|Sacred lean-to....FYI wifi sign is a joke|
|Rolling the CooCoo|
|Tom gives it a go|
Originally it was just Diane and Joanne (from Lumbadive) me, and a helper that instructed us. Comments from the peanut gallery aka our husbands brought attempts by them to master the CooCoo rolling. Richard's CooCoo balls had the shape of lemons and several of Tom's were more log shaped in the beginning. Sylvian tried once and then opted to be the guy transporting the trays we filled with our rolled balls of CooCoo. Much laughter ensued. It was a big pot of cornmeal and our wrists got tired but we hung in there and got it all rolled. Although Diane did eat one of hers waiting for another pan to put them in.
The food line had already formed out the door of Leavi's place before we finished rolling the CooCoo. People with plates of food poured out into the porch and into the street. Young, old, regular customers and distinguished looking older ladies of the village who didn't seem as likely to be regular customer's all came to partake in Levi's cook up. We stood in line patiently, edging forward slowly. A single table had been borrowed from Lambi Queen and was center in the normal empty room that makes up Levi's place. A few kids and mom's occupied the sole bench along the wall. Two women, one was Levi's niece, the other was probably a relative as well, served people as we snaked around the table.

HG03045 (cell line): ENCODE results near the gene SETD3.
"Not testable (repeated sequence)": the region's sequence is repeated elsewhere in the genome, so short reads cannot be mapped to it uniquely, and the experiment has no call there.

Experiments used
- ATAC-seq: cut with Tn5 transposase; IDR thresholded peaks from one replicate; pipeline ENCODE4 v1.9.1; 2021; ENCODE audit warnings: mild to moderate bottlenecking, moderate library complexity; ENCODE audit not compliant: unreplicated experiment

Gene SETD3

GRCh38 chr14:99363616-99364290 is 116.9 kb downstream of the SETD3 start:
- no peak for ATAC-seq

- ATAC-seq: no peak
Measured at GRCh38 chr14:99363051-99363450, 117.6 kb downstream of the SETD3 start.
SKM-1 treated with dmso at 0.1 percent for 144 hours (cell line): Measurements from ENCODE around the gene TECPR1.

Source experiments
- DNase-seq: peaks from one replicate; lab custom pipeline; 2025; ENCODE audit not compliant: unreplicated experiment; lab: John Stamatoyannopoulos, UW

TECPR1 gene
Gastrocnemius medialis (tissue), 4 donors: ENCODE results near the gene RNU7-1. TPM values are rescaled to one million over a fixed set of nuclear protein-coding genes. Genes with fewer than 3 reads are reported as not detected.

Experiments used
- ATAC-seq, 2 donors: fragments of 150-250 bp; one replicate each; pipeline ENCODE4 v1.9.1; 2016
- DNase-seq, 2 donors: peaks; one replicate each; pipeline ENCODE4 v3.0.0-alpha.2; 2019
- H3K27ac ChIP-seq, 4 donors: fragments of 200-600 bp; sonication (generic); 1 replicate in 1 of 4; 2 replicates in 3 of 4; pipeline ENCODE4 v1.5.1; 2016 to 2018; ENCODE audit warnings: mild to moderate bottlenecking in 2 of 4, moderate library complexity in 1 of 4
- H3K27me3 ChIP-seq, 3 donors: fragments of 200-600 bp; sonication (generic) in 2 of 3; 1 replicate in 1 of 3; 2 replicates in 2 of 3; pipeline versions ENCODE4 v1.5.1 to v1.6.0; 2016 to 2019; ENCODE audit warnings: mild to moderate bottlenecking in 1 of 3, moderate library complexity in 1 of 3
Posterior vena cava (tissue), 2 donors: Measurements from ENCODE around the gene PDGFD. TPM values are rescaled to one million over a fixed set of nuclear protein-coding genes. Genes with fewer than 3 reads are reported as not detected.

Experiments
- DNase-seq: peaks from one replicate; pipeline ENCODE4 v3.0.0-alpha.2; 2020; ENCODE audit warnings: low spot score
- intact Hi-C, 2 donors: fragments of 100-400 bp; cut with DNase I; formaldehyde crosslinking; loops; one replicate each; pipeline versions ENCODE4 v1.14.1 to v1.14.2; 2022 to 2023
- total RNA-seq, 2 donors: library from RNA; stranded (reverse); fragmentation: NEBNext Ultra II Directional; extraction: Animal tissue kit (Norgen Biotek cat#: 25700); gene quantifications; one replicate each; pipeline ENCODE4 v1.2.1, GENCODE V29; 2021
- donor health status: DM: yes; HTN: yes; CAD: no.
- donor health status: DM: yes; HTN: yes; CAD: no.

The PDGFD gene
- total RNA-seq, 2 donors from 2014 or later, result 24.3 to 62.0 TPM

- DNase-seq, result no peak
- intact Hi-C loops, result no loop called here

One ball of CooCoo and one of rice on each plate. The curried mutton was already running low as were the provisions. A scoop of peas topped with stewed pork pieces and a little pork gravy on top the CooCoo and rice balls filled our plates. Tom gather a plate for Choka since he is not able to stand in line due to the bends from a diving accident. We sat in the sacred lean-to and ate. Yum.
People continued to lime about wishing each other "Happy New Years." A few cruisers showed up. Some charter boat people wondered by wide eyed - taking pics as they went. While it seemed this might be another late night for some, we were soon yawning and decided to head home. We couldn't find Levi to thank him. We assumed he was off getting a well deserved nap. However, I seriously doubt it. This was still his day.